THE LONG-AWAITED SPECTACLE FINALLY ARRIVES
It looked to be on shaky ground, this annual spectacle of speed and longevity. When the time came, in June, for the 24 Hours of Le Mans to take place, the track was empty and fans of the biggest World Endurance Championship event of the year had to get their racing fix from the virtual edition. Not that it didn’t deliver – there was action aplenty… even if it was all happening on high-speed servers, instead of high-speed corners.
Near-unprecedented it might have been, but not even this global pandemic could dampen the racers’ competitive spirits. The 2020 edition of the Le Mans 24 Hours was a go, and oh, what a race it has been!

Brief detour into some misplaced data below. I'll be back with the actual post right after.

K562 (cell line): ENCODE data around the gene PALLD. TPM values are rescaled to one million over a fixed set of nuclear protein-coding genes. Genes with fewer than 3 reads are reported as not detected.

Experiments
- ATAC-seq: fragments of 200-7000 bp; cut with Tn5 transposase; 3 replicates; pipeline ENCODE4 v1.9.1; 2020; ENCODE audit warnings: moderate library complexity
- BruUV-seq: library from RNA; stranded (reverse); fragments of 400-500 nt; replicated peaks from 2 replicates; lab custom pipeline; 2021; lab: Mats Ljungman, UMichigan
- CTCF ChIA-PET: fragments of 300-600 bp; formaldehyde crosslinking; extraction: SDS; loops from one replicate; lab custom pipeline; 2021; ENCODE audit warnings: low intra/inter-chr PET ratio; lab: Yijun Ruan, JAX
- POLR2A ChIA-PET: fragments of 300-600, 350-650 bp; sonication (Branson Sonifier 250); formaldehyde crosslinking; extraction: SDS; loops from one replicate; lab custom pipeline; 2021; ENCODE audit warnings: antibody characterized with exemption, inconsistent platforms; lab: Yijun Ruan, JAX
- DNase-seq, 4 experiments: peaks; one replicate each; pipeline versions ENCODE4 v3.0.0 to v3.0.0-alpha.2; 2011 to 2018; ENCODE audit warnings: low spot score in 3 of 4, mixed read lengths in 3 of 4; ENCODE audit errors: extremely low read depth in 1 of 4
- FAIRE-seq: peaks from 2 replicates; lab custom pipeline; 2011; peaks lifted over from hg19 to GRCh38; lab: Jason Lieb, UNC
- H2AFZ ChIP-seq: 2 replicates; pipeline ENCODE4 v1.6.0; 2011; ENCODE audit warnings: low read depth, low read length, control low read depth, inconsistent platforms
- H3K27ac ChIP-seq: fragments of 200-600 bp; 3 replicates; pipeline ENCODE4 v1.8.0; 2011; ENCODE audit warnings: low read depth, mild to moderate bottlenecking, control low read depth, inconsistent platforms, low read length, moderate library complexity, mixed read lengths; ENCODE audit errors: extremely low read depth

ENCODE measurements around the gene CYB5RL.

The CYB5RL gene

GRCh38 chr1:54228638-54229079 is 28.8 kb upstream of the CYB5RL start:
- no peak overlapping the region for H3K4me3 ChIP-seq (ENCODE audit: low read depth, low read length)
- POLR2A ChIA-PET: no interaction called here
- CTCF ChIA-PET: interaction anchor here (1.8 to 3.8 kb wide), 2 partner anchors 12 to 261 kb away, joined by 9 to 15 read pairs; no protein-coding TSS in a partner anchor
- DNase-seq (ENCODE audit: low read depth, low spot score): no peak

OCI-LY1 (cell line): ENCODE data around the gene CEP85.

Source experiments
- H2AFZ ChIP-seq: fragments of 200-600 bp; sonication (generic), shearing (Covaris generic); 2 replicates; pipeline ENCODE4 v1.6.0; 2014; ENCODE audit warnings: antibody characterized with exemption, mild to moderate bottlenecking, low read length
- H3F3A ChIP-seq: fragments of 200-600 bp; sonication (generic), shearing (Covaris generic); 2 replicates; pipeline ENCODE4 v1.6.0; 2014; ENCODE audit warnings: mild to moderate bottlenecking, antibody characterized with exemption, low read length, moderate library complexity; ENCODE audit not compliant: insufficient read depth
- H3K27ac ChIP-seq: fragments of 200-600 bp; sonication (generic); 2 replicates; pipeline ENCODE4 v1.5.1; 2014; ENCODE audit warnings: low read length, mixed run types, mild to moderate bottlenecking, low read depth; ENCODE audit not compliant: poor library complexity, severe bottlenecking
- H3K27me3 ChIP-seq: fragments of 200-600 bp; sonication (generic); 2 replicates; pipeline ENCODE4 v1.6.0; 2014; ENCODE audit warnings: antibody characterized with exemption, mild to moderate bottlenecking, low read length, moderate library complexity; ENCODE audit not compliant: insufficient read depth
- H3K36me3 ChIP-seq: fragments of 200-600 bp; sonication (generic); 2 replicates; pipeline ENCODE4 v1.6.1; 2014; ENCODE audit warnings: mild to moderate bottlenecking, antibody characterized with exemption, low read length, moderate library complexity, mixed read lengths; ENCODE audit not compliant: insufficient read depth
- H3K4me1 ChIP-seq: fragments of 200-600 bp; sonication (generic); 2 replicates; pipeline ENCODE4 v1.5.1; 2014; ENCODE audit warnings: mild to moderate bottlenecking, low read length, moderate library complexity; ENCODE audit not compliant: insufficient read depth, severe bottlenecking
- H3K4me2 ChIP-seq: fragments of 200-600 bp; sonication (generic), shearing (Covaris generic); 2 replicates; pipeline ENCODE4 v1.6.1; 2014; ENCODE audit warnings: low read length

For Toyota, it seems that history has a way of repeating itself. For several decades, the Japanese outfit relentlessly competed but fell short of lifting the ultimate motorsport trophy. Then, in 2018, Fernando Alonso joined the team, and he, along with teammates Sébastien Buemi and Kazuki Nakajima, completed the longest distance over the 24-hour period and lifted the trophy – a first for Toyota on its 20th try. And then did it again in 2019. This year, however, Sébastien Buemi and Kazuki
Nakajima were joined by Brendon Hartley and again, this gruelling track smiled on Toyota.
Rebellion Racing finished in second after the team announced that it will not compete again in 2021, while the number seven Toyota Gazoo Racing entry stood on the third step of the LMP1 podium. The 22 United Autosports won the LMP2 category following a tight in-class race that definitely delivered on the spectacle front, with Aston Martin having one of its best-ever race weekends as it clinched victories in both the GTE Pro and Am classes.